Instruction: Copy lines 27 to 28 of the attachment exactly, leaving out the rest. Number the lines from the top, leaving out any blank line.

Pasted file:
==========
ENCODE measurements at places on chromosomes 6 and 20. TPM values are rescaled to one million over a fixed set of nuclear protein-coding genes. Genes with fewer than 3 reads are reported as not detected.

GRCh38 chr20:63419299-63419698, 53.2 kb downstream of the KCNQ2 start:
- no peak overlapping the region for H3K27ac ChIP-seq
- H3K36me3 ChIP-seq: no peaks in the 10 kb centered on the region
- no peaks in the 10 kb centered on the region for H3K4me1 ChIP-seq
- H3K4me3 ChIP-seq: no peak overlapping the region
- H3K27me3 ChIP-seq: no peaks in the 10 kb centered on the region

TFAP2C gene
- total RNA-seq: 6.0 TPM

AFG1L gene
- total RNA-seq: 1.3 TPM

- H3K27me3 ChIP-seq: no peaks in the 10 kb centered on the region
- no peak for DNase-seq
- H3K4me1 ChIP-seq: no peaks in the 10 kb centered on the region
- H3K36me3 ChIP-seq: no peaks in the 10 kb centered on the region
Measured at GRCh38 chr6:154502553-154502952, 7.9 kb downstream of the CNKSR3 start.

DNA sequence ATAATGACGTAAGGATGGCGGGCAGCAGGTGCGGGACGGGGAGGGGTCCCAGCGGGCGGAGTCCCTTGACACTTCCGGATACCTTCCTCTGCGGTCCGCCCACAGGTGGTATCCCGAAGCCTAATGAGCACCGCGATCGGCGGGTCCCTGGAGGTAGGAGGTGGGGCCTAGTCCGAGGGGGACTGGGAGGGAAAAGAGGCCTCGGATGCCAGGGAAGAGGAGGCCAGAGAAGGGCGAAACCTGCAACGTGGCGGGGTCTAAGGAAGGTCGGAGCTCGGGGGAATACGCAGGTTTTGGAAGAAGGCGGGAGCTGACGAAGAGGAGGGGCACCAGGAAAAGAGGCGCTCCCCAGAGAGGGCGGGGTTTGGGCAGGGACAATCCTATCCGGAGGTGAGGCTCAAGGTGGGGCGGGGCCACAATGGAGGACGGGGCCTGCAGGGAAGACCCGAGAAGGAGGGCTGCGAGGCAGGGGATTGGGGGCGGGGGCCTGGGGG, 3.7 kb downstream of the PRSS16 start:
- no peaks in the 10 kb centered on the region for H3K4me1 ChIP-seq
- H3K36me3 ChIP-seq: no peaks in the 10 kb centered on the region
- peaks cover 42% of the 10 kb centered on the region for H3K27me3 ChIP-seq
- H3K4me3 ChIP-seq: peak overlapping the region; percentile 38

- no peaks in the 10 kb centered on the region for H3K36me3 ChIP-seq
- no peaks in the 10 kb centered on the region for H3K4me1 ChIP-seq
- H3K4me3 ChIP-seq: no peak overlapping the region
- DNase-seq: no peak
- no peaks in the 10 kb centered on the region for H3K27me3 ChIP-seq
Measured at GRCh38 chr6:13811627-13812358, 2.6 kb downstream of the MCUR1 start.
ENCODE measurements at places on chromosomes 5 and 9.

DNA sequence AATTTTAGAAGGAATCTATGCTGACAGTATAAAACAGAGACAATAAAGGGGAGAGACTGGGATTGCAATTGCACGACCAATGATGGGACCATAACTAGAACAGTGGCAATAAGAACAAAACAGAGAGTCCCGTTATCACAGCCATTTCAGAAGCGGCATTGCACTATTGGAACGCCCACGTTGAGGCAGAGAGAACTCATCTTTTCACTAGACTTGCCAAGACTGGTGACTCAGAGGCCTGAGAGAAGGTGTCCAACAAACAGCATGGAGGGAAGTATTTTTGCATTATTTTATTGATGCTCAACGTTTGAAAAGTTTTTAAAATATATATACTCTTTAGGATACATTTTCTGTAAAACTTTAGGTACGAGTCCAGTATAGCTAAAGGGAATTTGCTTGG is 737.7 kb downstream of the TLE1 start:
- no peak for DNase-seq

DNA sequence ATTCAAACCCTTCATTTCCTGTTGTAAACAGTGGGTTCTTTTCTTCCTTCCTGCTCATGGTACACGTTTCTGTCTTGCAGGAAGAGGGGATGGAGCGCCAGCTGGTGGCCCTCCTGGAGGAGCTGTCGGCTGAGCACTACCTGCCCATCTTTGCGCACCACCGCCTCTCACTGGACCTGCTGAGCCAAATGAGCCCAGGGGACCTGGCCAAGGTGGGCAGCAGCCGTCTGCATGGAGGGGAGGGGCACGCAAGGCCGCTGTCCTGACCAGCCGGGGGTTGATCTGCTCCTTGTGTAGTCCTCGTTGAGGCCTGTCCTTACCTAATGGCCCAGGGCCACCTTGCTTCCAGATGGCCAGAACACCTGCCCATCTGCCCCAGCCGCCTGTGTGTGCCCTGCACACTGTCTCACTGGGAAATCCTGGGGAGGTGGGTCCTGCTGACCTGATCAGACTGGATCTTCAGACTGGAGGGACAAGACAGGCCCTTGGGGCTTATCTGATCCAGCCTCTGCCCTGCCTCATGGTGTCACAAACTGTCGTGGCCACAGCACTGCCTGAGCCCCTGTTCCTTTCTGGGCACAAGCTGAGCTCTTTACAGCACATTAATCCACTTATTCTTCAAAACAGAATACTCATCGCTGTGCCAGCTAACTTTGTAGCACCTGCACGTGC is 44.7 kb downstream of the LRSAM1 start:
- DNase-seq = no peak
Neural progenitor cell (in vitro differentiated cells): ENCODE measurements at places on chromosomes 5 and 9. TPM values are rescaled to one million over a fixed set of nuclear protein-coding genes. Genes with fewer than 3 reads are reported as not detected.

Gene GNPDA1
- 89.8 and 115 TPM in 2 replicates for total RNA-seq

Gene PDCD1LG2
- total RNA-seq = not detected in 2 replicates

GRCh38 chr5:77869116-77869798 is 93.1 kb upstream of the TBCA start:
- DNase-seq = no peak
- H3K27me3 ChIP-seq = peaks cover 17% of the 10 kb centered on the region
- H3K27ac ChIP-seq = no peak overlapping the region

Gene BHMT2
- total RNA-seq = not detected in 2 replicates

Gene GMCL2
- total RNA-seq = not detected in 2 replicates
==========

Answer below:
Measured at GRCh38 chr6:13811627-13812358, 2.6 kb downstream of the MCUR1 start.
ENCODE measurements at places on chromosomes 5 and 9.